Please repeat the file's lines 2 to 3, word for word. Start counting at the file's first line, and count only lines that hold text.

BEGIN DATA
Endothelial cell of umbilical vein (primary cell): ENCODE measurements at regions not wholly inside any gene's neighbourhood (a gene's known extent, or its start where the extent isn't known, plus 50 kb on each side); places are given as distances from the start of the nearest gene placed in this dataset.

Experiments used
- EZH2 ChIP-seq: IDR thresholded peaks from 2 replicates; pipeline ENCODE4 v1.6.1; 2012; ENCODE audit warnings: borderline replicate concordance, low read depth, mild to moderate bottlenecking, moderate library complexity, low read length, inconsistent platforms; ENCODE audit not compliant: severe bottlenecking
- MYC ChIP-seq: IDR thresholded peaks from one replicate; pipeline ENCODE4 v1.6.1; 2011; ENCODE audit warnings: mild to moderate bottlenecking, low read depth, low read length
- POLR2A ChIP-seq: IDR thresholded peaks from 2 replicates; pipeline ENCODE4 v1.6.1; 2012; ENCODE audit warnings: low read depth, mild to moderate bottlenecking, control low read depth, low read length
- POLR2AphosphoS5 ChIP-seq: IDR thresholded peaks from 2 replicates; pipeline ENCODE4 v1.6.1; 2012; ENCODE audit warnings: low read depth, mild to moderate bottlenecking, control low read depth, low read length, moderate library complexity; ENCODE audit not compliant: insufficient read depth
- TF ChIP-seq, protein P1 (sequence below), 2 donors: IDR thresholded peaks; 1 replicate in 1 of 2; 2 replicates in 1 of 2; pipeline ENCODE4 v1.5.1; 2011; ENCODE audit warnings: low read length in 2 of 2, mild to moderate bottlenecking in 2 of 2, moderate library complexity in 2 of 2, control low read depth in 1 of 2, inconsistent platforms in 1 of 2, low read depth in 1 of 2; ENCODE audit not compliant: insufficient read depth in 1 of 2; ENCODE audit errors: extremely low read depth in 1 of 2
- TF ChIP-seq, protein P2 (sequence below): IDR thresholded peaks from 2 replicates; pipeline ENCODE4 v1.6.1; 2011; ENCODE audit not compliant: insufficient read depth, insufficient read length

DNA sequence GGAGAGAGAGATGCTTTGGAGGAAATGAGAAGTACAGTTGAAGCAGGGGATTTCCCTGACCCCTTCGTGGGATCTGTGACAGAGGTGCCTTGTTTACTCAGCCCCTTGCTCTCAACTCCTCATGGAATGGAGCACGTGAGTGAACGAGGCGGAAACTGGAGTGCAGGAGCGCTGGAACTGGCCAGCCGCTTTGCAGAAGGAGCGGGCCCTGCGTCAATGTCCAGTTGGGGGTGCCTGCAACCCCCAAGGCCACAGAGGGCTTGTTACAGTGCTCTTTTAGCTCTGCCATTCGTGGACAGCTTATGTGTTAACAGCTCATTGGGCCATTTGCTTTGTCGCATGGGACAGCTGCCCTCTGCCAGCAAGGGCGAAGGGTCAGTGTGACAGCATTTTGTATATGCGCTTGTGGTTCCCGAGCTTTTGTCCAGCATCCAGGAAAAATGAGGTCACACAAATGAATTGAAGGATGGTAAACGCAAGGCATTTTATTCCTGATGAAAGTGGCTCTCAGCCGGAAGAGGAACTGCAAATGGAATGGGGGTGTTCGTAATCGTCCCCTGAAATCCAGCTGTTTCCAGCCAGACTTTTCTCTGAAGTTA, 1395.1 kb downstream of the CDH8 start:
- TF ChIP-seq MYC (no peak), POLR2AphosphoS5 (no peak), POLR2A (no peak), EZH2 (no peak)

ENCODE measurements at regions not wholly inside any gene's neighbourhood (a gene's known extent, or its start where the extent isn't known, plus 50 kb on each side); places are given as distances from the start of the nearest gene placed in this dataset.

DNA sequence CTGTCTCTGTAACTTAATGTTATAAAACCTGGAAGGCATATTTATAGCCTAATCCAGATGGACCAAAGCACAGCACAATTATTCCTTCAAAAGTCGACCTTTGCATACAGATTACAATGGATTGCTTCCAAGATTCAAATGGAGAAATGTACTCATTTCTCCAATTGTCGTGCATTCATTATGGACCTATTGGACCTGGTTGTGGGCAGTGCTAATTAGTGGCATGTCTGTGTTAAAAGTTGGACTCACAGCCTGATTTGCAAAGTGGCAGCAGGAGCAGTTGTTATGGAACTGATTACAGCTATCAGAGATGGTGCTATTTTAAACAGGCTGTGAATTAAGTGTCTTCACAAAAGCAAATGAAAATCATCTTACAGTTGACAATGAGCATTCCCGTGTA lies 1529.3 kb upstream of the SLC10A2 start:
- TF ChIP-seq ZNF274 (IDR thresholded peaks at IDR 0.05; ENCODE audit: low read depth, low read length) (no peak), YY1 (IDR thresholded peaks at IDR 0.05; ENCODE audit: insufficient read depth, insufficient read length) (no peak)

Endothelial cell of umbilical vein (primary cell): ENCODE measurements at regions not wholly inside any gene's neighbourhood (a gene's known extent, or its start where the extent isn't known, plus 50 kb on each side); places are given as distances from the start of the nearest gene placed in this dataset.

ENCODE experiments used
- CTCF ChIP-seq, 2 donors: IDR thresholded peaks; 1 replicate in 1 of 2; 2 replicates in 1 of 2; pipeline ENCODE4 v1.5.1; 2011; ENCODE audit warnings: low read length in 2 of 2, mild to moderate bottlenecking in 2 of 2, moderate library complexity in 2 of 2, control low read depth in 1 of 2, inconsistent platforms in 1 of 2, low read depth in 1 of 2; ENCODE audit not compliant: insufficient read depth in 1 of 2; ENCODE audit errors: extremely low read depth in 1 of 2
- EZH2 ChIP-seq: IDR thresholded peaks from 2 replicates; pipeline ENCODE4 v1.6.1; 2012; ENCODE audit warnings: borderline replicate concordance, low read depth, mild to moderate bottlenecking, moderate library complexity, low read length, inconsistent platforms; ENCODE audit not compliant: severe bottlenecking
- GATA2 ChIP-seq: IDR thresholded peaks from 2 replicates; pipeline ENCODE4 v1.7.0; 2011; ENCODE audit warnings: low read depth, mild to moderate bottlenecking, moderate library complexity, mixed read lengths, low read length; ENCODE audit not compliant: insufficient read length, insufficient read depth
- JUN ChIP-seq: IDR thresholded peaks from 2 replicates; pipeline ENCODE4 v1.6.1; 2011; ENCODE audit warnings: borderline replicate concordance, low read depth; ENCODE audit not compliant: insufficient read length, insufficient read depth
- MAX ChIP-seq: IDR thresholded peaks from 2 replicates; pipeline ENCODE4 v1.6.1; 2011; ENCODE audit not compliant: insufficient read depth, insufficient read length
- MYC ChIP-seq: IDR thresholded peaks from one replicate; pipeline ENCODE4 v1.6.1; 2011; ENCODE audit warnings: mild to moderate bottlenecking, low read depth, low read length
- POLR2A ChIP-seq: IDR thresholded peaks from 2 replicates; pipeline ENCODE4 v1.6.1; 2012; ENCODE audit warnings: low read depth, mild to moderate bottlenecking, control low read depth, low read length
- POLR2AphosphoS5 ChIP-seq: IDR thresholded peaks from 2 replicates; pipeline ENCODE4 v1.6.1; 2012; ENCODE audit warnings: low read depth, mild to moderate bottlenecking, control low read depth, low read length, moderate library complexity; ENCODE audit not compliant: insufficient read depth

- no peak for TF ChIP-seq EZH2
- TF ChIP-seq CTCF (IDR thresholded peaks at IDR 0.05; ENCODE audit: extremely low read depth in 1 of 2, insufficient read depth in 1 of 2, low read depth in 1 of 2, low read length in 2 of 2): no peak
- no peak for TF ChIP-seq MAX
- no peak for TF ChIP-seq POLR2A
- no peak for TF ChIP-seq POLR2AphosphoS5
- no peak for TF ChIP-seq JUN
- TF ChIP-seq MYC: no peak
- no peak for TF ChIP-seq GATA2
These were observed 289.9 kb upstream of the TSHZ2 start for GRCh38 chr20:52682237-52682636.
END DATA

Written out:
Experiments used
- EZH2 ChIP-seq: IDR thresholded peaks from 2 replicates; pipeline ENCODE4 v1.6.1; 2012; ENCODE audit warnings: borderline replicate concordance, low read depth, mild to moderate bottlenecking, moderate library complexity, low read length, inconsistent platforms; ENCODE audit not compliant: severe bottlenecking